Infinix has developed an improved vapor chamber cooling system that it calls “3D Vapor Cloud Chamber” (3D VCC). Compared to conventional designs, it reduces the temperature of the chipset by 3°C, according to the company.
The way it does this is by improving the contact between the chipset and the vapor chamber itself. Phone VCs are typically flat, which requires the use of thermal paste (or a similar material) to mate the chipset and VC.
The 3D VCC design has a “bump” that leaves only the tiniest gap between the chamber and the chipset. The bump has an additional advantage – it increases the internal volume of the VC, which means it can hold more water.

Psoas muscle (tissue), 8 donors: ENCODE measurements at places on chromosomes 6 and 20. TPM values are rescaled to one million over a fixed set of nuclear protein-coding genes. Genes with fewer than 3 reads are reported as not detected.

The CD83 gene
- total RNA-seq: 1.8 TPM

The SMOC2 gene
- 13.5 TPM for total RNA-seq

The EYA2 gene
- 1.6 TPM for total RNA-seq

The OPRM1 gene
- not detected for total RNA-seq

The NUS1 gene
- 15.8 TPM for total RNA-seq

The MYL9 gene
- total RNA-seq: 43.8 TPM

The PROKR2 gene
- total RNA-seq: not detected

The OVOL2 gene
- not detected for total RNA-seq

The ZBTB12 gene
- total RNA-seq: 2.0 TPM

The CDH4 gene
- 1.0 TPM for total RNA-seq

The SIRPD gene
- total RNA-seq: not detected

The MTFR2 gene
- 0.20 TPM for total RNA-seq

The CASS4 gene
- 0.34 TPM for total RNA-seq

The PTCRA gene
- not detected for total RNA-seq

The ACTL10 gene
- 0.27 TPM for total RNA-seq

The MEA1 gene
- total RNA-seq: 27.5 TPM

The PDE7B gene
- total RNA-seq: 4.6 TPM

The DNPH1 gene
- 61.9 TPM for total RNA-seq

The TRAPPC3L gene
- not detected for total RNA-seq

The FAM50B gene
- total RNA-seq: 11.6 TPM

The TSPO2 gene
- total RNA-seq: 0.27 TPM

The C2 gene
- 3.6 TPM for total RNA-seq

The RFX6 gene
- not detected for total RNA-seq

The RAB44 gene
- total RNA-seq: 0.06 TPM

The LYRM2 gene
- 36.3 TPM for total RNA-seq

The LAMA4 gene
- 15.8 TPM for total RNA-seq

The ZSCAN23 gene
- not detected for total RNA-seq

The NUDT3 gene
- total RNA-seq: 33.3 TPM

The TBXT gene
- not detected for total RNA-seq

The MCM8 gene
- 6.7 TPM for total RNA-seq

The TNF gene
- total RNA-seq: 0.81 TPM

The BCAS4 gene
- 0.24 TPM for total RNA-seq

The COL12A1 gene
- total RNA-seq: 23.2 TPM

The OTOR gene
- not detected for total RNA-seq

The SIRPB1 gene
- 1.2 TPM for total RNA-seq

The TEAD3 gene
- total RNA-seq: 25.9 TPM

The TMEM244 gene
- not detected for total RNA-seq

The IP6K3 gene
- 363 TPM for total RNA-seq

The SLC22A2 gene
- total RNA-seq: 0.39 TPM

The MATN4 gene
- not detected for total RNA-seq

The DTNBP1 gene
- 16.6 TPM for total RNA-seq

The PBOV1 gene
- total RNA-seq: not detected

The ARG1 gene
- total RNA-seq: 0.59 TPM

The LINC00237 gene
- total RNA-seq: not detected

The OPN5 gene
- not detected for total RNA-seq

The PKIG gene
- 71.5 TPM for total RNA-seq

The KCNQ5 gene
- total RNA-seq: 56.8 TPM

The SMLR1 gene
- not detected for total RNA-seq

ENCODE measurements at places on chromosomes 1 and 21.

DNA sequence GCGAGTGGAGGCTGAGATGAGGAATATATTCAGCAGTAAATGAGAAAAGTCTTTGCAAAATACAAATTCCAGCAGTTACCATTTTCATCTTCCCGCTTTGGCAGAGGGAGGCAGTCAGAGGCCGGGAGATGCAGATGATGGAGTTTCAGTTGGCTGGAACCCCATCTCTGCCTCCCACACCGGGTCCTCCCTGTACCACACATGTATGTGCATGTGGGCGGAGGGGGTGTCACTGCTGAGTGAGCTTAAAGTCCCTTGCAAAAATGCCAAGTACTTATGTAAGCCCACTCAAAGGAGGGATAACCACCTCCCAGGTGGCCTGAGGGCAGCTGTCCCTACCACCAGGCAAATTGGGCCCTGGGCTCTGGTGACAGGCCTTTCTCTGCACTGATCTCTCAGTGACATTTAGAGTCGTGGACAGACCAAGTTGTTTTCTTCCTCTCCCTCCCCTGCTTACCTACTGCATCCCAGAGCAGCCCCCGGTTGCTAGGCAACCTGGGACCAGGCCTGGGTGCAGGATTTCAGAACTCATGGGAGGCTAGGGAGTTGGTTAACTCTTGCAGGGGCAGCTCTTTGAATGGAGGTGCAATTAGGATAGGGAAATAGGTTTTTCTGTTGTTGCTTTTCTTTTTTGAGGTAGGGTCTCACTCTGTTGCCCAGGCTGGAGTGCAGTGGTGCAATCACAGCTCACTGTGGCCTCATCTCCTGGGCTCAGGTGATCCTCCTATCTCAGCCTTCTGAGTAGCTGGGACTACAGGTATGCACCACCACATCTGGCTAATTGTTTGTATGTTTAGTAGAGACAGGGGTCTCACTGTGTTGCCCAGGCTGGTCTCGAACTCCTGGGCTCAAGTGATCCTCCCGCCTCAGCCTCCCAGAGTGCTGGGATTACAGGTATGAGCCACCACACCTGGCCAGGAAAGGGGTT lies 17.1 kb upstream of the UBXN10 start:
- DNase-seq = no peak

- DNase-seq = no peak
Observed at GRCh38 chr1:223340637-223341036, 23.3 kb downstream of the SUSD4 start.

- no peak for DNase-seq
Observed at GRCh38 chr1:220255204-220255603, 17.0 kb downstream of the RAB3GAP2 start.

This design was promising but introduced some challenges. Since vapor chambers are purely passive elements, they rely on a wick material to transfer the condensed water from the cool part of the phone back to the hot areas where it can evaporate again (and take the heat with it). The bump disrupted the normal flow, so Infinix’s R&D team had to figure out how to restore it. The solution was to use a sophisticated capillary structure and an advanced welding technique.
Now the company is looking into ways to further improve this design. It wants to make 3D VCCs thinner and give them more bumps, so that they can effectively cool other heat-generating components too. The company is also investigating new materials and integrating the 3D VCC with the phone’s middle frame.